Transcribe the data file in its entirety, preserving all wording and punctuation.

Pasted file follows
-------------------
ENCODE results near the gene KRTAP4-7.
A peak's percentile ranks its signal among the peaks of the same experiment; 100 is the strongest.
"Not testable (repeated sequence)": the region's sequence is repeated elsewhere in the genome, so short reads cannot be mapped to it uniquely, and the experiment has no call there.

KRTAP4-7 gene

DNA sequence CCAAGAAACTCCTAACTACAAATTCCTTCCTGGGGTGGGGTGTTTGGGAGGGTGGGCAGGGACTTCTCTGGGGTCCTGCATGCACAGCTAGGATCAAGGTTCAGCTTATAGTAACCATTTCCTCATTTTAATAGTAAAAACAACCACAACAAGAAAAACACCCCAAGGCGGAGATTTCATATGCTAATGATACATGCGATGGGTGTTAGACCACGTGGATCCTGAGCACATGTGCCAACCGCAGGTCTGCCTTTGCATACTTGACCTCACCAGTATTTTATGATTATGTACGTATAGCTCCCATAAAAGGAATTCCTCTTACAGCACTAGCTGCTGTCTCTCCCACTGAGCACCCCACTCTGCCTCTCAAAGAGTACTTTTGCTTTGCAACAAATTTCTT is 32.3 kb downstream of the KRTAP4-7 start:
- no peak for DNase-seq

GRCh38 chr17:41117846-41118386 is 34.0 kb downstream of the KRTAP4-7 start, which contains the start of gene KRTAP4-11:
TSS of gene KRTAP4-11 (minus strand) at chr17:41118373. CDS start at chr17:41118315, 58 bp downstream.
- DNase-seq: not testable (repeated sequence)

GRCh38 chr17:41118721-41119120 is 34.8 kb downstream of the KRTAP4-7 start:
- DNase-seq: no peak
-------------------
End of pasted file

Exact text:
ENCODE results near the gene KRTAP4-7.
A peak's percentile ranks its signal among the peaks of the same experiment; 100 is the strongest.
"Not testable (repeated sequence)": the region's sequence is repeated elsewhere in the genome, so short reads cannot be mapped to it uniquely, and the experiment has no call there.

KRTAP4-7 gene

DNA sequence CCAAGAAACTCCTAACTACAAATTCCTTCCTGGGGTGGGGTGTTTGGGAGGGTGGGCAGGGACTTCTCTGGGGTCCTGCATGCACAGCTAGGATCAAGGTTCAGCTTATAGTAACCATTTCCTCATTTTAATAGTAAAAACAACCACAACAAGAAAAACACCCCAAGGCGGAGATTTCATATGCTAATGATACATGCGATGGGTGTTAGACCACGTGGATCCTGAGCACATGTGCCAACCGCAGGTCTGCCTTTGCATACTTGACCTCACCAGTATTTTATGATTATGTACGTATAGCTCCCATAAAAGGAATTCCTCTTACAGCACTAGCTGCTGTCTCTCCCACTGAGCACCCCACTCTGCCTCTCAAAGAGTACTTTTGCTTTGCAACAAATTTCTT is 32.3 kb downstream of the KRTAP4-7 start:
- no peak for DNase-seq

GRCh38 chr17:41117846-41118386 is 34.0 kb downstream of the KRTAP4-7 start, which contains the start of gene KRTAP4-11:
TSS of gene KRTAP4-11 (minus strand) at chr17:41118373. CDS start at chr17:41118315, 58 bp downstream.
- DNase-seq: not testable (repeated sequence)

GRCh38 chr17:41118721-41119120 is 34.8 kb downstream of the KRTAP4-7 start:
- DNase-seq: no peak